08/06/10 — Six face charges in meth raid

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Six face charges in meth raid

By Nelson Bland
Published in News on August 6, 2010 1:46 PM

KENANSVILLE -- The discovery of two methamphetamine labs, one in Beautancus near Mount Olive and the other in close proximity to a high school in Beulaville, has led to the arrest of six people in Duplin County.

Duplin County Sheriff Blake Wallace said Thursday the labs were destroyed.

Wallace spoke at a news conference at the Sheriff's Office along with Beulaville Chief of Police Joey Carter and Beulaville police Capt. Roger Edwards, who are members of the Sheriff's Drug Task Force.

The task force is made up of police departments and other law enforcement agencies in Duplin County, as well as the Mount Olive Police Department.

Wallace said Carter and Edwards "played an integral part" in the methamphetamine investigations and arrests.

He said one meth lab was taken down on Aug. 3 on Turkey Branch Road near Beulaville, and the other one was destroyed on July 20 on the Jim Grady Road at Beautancus, about five miles southeast of Mount Olive.

He said the two meth labs were not connected.

The suspects were jailed at the Duplin County Jail in Kenansville under bonds ranging from $150,000 to $550,000.

Each suspect was booked on felony charges of possession of meth, possession of drug paraphernalia and possession of meth precursors with intent to distribute. Other additional charges vary and are as follow:

* Toni Sue Coltren, 47, 2609 Beautancus Road, Mount Olive, possession of up to a half-ounce of marijuana, maintaining a vehicle for a controlled substance, manufacture of meth; $225,000 bond.

* Dennis Allen Anderson, 57, 4337 Highway U.S. 117 Alternate, Dudley, manufacture of meth; $150,000 bond.

* Jimmy Dean Williamson, 47, 2609 Beautancus Road, Mount Olive, manufacture of meth, maintaining a house for a controlled substance; $150,000 bond.

* Diana Edwards Hudson, 39, 337 Turkey Branch Road, Beulaville, maintaining a single-wide trailer for a controlled substance and manufacture of meth within 1,000 feet of East Duplin High School; $300,000 bond.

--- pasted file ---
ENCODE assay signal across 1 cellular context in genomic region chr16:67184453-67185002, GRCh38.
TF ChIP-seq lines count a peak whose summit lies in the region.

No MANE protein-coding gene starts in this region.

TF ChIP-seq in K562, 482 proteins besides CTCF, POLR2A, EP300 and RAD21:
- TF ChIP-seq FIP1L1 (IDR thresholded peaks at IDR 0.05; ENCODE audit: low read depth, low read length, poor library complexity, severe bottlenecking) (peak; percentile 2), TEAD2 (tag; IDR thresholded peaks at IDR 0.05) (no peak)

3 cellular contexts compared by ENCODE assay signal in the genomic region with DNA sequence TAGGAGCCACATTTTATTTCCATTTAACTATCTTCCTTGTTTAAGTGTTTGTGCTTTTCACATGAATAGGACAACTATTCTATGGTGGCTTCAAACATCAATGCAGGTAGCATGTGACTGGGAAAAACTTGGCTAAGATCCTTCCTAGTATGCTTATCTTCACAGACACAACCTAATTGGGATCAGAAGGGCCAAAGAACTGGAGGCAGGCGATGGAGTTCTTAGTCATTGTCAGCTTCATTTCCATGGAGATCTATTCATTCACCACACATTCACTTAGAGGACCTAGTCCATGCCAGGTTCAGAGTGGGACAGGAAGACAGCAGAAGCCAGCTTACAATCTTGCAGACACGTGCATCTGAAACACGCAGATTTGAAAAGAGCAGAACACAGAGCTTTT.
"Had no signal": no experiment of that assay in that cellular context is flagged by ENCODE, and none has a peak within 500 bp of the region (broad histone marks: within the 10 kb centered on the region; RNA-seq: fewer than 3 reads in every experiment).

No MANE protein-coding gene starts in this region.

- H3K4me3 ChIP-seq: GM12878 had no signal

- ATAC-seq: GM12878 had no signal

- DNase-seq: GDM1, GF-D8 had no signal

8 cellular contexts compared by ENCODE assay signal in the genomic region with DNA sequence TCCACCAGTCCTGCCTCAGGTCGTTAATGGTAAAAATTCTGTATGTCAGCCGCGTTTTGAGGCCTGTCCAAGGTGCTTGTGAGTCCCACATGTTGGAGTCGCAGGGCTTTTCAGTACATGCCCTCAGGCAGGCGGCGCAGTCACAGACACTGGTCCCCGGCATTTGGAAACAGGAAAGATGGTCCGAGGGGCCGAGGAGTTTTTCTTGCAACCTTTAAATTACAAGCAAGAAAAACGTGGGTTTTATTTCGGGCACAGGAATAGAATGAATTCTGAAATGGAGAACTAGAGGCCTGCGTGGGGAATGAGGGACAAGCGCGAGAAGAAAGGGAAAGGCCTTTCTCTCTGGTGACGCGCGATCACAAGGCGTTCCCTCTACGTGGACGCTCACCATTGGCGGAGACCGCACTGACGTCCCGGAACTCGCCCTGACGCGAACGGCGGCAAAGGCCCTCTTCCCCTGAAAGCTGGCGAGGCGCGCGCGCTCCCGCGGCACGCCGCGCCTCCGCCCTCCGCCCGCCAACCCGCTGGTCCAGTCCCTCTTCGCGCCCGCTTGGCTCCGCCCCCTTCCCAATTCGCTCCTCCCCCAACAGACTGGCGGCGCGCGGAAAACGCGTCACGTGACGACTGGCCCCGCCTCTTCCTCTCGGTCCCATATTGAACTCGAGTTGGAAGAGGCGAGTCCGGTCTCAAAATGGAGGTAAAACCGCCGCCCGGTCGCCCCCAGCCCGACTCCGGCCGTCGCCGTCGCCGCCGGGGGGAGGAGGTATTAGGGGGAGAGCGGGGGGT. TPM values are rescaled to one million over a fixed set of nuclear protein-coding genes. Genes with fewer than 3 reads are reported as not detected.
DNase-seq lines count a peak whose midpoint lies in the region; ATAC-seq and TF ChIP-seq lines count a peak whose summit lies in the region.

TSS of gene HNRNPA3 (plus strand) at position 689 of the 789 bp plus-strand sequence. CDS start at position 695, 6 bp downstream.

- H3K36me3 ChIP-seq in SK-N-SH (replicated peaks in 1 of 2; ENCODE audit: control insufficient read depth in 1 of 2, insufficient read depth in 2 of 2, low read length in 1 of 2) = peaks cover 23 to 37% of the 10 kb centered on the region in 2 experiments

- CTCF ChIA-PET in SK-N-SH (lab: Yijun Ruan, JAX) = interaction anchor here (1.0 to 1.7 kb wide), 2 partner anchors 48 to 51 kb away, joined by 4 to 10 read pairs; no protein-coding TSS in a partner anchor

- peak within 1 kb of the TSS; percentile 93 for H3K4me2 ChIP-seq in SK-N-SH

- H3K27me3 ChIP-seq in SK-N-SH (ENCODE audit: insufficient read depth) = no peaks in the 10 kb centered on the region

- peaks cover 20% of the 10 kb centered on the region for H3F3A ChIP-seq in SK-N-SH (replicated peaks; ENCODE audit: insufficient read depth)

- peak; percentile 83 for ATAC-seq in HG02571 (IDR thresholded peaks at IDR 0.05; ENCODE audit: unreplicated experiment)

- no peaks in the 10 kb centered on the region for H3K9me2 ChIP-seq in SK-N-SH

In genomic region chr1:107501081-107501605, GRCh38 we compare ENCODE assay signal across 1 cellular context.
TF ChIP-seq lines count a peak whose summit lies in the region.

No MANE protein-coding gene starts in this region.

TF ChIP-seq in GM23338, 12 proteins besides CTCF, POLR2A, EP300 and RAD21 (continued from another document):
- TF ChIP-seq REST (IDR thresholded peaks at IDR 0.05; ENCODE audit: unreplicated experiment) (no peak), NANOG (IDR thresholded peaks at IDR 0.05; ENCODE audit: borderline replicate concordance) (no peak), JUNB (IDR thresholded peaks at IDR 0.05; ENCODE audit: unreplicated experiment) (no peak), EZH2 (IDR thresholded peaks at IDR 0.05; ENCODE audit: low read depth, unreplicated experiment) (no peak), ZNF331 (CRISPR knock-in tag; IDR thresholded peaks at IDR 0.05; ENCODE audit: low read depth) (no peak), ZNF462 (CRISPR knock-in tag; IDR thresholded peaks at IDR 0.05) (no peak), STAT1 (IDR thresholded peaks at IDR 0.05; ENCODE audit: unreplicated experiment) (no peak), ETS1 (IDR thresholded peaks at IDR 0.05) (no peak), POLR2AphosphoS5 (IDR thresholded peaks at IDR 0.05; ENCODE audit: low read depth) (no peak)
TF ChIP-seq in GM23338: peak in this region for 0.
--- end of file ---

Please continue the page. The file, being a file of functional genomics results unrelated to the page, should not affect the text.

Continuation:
* Tracy Edwards, 35, 209 N. Lee St., Beulaville, felony conspiracy with Richard Elwood Shortis and Diana Edwards Shortis to possess meth; $150,000 bond.

* Richard Elwood Shortis, 40, 337 Turkey Branch Road, Beulaville, manufacture of meth within 1,000 feet of East Duplin High School; $150,000 bond.

* Kayla Lynn Taylor, 23, 145 Outback Lane, Pink Hill, manufacture of meth within 1,000 feet of East Duplin High School, possession/distribute meth precursor; $550,000 bond.

Carter said officers had received information from administration officials of East Duplin High School about some suspicious activity at a mobile home behind the school.

It was at that trailer, which Wallace said was exactly 675 feet from the school, that officers found a meth lab that had recently been used.

He said there is a state statute that increases the penalty for a meth lab within 1,000 feet of a school.

Concerning the meth lab at Beautancus, Wallace said his office had received information about "some folks shopping for components used for manufacturing meth and we began a surveillance of a young lady who was buying" the items.

The items seized at the meth labs included lye, lithium batteries, cold medications, drain openers and cat litter among other items that are meth precursors.

She was stopped at a traffic stop, Wallace said, and and information from that stop led officers to the Jim Grady Road lab.

Numerous items used in the making of meth, along with three grams of meth, were confiscated in the arrests.

Wallace said the number of meth labs in the county had been on the decline, but that now he is seeing an increase in meth activity.

He said tight enforcement that has kept meth out of the county has forced users to manufacture the drug to support their habits.

Wallace noted that in 2009, the Sheriff's office destroyed six meth labs, but so far this year, has already taken down eight.

He said there is an increase in meth labs across eastern North Carolina.

Carter said small-town police departments like his "have got to have some help from outside agencies," and that the recent meth arrests "are a result of what can happen with team-work effort" such as the Drug Task Force.